(Images from TENPY below)
Why do you think nature is such an important part of your life?
Just 20-30 minutes in nature reduces cortisol levels, which are basically your stress hormones – 20% of it’s reduced, which is amazing. And with people like us who are overworked and are always using our laptops or our mobile phones, sometimes it’s really important for us to disconnect from everything and just spend time outside. I’m not saying that you have to be in nature all the time to actually have a balanced life. I’m saying that maybe once a week you do need to spend some time outdoors and just forget technology. I’m not saying that Tenpy is anti-technology or anything. You have to find a balance in order to have proper and strong wellbeing. There’s something called Shinrin Yoku, which is a Japanese practice for forest buildings. You’re spending time in nature and letting the trees do their thing, you know, provide you oxygen, provide you with calmness. Even the rustling of leaves is supposed to calm you down. In Mussoorie, since you’re there, I think you would definitely feel that compared to living in a city, where you’re always surrounded by concrete buildings. Mussoorie will definitely have another impact on your life.
What do you hope that people take away from the Tenpy experience?
We get a lot of inquiries coming in. And the first question that people ask is what do we do there? And our response has always been, “Do nothing.” The idea is that we’re not manicuring up the experience. We want it to be extremely DIY, where, you know, you come in. You check in yourself. If you want farm-to-table food, we provide that. You can go to the lake. You can go for a hike. You can just leave your computer, read a book, lie on the hammock – the idea is to just spend time with yourself and your loved ones and just do your thing. We have a lot of creative people come in as well. We do a lot of giveaways with them, where we are getting artists to come in and do their thing. We’re not doing it purely from a marketing standpoint. We’re doing it for people actually to find true balance. That’s the entire aim of Tenpy and what we stand for – creating aesthetic spaces where you come in, you spend time with nature, and you just disconnect from everything for a while. And then go back rejuvenated.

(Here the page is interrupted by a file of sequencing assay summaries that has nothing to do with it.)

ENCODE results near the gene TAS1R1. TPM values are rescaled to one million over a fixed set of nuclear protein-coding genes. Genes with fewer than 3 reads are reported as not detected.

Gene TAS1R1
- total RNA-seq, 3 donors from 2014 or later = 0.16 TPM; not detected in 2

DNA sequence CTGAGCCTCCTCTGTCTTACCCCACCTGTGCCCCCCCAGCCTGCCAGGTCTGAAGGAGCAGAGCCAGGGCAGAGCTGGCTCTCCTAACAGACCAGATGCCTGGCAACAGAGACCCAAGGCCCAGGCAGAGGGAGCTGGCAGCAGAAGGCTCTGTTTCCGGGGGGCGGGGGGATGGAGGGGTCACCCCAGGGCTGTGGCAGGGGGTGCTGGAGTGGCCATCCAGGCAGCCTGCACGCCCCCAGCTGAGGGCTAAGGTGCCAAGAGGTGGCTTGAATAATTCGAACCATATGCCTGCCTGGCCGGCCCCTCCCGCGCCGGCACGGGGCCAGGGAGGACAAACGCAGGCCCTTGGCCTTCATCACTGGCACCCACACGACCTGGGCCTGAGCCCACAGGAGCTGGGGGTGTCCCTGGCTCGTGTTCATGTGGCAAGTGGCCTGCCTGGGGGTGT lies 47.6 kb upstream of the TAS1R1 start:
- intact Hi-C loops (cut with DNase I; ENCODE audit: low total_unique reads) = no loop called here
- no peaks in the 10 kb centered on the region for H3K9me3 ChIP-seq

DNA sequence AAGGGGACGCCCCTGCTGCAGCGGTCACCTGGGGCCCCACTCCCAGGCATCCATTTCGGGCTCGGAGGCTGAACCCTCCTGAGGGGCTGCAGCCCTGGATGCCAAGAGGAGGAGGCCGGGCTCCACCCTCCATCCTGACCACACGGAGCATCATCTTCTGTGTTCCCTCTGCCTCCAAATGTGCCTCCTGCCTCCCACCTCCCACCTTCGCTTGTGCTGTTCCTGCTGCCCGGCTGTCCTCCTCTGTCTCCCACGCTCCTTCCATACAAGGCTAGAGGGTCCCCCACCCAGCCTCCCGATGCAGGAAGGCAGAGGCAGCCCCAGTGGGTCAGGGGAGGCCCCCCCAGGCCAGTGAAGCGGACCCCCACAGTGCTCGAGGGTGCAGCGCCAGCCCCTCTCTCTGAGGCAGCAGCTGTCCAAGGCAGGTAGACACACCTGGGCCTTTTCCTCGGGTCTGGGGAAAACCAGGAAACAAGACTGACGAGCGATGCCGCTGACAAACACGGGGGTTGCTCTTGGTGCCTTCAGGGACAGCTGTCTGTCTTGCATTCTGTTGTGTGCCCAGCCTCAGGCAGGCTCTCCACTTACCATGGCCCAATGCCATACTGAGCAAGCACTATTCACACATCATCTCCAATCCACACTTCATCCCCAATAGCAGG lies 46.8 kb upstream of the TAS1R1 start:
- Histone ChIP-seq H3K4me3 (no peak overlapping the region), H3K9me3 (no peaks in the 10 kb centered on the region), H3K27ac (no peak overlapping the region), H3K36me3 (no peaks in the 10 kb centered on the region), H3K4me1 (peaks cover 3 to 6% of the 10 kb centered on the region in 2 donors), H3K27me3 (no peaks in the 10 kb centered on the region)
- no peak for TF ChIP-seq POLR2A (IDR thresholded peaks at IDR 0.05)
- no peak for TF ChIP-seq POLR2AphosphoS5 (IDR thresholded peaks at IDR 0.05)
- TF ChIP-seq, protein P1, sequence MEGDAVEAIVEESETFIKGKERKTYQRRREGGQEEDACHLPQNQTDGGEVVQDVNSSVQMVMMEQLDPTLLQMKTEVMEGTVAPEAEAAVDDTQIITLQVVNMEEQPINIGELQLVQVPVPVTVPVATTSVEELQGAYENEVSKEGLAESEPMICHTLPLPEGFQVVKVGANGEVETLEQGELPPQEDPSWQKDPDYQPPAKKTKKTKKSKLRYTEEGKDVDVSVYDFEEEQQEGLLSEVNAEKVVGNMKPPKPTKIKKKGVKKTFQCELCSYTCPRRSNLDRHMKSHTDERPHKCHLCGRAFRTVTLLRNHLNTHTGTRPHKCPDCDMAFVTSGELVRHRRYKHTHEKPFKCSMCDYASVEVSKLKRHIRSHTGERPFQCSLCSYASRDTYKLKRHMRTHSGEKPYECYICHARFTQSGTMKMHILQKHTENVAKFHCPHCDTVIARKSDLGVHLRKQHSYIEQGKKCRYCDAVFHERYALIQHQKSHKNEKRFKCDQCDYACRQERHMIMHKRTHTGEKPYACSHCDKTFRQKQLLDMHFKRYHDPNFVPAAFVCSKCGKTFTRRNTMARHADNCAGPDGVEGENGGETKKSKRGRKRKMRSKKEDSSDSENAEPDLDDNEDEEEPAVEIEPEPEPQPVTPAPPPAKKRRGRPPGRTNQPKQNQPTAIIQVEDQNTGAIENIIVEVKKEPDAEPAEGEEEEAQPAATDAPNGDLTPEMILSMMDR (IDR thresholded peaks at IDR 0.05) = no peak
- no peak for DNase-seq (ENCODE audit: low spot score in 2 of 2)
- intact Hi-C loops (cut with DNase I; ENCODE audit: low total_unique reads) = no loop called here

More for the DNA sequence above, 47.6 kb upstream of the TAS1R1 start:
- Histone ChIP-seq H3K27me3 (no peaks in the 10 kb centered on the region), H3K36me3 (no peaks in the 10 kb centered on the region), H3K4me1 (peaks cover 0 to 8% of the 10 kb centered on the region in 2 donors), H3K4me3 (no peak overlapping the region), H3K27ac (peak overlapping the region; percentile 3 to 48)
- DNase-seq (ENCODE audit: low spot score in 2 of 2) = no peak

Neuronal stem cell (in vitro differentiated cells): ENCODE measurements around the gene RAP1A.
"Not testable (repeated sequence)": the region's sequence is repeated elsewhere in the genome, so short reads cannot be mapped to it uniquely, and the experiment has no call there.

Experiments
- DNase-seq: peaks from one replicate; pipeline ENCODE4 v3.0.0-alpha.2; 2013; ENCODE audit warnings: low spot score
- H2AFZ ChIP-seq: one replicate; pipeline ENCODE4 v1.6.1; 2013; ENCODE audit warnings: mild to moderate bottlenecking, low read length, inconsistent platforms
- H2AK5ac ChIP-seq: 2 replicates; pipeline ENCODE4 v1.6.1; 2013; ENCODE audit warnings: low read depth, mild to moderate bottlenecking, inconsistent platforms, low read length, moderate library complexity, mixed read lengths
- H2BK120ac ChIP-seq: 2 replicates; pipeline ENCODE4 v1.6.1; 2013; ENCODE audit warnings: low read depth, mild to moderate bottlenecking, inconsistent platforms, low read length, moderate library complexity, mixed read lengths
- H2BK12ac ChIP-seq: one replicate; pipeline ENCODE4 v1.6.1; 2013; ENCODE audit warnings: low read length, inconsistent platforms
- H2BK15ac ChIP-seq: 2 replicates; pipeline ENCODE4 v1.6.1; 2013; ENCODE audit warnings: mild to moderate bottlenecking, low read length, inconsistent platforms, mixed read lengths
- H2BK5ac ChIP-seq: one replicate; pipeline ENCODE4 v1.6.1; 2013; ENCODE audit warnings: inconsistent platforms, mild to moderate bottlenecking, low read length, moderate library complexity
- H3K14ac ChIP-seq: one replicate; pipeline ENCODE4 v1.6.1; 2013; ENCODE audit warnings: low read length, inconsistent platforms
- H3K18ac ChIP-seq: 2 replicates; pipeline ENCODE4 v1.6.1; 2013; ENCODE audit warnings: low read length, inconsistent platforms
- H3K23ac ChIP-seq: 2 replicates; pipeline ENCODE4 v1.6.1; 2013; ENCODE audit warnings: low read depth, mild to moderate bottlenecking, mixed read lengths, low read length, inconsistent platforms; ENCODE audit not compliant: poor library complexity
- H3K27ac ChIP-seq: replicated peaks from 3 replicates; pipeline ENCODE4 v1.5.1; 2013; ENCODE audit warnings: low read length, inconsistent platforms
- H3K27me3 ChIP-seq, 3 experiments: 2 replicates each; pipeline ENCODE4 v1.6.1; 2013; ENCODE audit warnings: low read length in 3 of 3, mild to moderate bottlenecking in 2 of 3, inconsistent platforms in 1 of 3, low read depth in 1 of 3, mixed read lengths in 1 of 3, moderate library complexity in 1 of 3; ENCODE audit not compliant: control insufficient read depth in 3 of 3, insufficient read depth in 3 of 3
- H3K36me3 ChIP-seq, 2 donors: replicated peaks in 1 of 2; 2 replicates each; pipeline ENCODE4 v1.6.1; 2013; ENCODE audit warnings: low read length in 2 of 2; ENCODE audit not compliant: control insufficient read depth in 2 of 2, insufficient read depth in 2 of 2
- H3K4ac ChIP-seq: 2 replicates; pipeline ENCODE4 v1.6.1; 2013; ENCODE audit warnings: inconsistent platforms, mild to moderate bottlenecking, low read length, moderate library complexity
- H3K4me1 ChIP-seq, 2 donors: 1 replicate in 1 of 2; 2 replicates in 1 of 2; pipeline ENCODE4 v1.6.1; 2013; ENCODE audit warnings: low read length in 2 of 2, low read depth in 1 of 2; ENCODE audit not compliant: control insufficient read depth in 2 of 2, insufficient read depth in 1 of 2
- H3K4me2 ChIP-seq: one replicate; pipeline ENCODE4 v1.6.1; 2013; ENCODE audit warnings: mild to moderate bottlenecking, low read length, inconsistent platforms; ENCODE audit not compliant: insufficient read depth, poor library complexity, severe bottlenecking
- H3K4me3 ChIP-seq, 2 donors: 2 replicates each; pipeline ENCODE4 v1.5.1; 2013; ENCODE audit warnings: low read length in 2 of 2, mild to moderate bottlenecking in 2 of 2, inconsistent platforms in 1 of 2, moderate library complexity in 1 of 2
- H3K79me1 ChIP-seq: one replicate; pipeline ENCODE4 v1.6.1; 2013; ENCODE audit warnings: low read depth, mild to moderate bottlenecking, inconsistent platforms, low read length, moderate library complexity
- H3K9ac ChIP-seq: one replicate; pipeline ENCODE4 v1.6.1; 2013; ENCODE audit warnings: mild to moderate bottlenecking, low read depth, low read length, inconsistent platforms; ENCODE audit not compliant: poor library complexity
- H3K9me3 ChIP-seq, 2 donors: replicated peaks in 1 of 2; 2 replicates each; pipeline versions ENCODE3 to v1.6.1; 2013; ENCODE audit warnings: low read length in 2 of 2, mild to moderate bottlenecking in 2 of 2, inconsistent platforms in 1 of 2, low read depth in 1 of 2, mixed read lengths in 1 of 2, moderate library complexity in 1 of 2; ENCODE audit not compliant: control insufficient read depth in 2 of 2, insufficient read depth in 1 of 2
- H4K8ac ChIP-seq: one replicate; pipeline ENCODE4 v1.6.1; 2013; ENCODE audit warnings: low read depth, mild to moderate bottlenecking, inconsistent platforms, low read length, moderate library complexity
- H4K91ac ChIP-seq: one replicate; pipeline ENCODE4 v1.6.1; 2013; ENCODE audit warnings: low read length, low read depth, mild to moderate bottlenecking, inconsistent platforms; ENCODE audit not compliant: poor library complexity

What is one thing that you would change about your time at Woodstock, with all the fun and all the mischief?
I wouldn’t really change anything. I think Woodstock is very different from what it was and what it is right now. But maybe one thing that we could look at is that you have more exposure to the creative fields. I think that was something lacking at that time – and sports as well. Woodstock had a lot of value for a person who’s playing basketball but not for somebody who’s playing badminton or cricket or table tennis. But I think it’s improving now. But even for the creative fields, I think other than drama, the people who love to make art, I think that they didn’t really have enough opportunities to explore. There were things related to literature and whatnot, but I think a lot has changed since we left Woodstock, and I’m glad that there’s a lot of exposure because I just saw recently that people went to New York for Model UN. And there’s a lot more activities happening for sports. So, you know, it’s really good to see. And I wish I was part of this again.
Do you have any advice for students today looking to start their own business ventures?
I think the aim should be to just get out there into it. Don’t limit yourself. Don’t think about what other people are saying. I think you have to prove a point and just get it done. You will always have a support system in place, with Wootstockers as alumni. Wherever you are in the world, you always have somebody to lean on. I think that helps. But at the end of the day, you just have to go out and do it, especially in India. The opportunity is really high, especially with India continuing to develop so strongly. You know, we couldn’t ask for a better time to be able to create something.